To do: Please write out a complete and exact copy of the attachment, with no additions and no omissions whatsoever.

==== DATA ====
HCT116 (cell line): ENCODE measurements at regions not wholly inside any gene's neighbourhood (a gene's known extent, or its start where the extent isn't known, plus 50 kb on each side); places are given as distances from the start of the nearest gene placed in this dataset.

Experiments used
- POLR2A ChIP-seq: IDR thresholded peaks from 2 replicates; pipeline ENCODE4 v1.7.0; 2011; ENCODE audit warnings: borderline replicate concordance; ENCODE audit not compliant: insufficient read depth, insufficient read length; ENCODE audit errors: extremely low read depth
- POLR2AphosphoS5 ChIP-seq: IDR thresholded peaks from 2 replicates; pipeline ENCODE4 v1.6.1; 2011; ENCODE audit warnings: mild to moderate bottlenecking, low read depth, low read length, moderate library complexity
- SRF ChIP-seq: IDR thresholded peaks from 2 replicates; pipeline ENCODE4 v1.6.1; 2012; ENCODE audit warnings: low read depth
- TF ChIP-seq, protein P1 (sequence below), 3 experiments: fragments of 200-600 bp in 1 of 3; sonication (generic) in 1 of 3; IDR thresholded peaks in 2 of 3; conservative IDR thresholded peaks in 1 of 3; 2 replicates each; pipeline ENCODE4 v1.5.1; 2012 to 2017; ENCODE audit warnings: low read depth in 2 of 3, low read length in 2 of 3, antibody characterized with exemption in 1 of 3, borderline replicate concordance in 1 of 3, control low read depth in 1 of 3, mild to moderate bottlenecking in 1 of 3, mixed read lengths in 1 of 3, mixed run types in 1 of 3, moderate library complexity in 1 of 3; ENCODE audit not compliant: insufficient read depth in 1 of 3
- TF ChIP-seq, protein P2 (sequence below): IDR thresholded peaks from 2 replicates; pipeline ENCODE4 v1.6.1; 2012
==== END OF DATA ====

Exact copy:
HCT116 (cell line): ENCODE measurements at regions not wholly inside any gene's neighbourhood (a gene's known extent, or its start where the extent isn't known, plus 50 kb on each side); places are given as distances from the start of the nearest gene placed in this dataset.

Experiments used
- POLR2A ChIP-seq: IDR thresholded peaks from 2 replicates; pipeline ENCODE4 v1.7.0; 2011; ENCODE audit warnings: borderline replicate concordance; ENCODE audit not compliant: insufficient read depth, insufficient read length; ENCODE audit errors: extremely low read depth
- POLR2AphosphoS5 ChIP-seq: IDR thresholded peaks from 2 replicates; pipeline ENCODE4 v1.6.1; 2011; ENCODE audit warnings: mild to moderate bottlenecking, low read depth, low read length, moderate library complexity
- SRF ChIP-seq: IDR thresholded peaks from 2 replicates; pipeline ENCODE4 v1.6.1; 2012; ENCODE audit warnings: low read depth
- TF ChIP-seq, protein P1 (sequence below), 3 experiments: fragments of 200-600 bp in 1 of 3; sonication (generic) in 1 of 3; IDR thresholded peaks in 2 of 3; conservative IDR thresholded peaks in 1 of 3; 2 replicates each; pipeline ENCODE4 v1.5.1; 2012 to 2017; ENCODE audit warnings: low read depth in 2 of 3, low read length in 2 of 3, antibody characterized with exemption in 1 of 3, borderline replicate concordance in 1 of 3, control low read depth in 1 of 3, mild to moderate bottlenecking in 1 of 3, mixed read lengths in 1 of 3, mixed run types in 1 of 3, moderate library complexity in 1 of 3; ENCODE audit not compliant: insufficient read depth in 1 of 3
- TF ChIP-seq, protein P2 (sequence below): IDR thresholded peaks from 2 replicates; pipeline ENCODE4 v1.6.1; 2012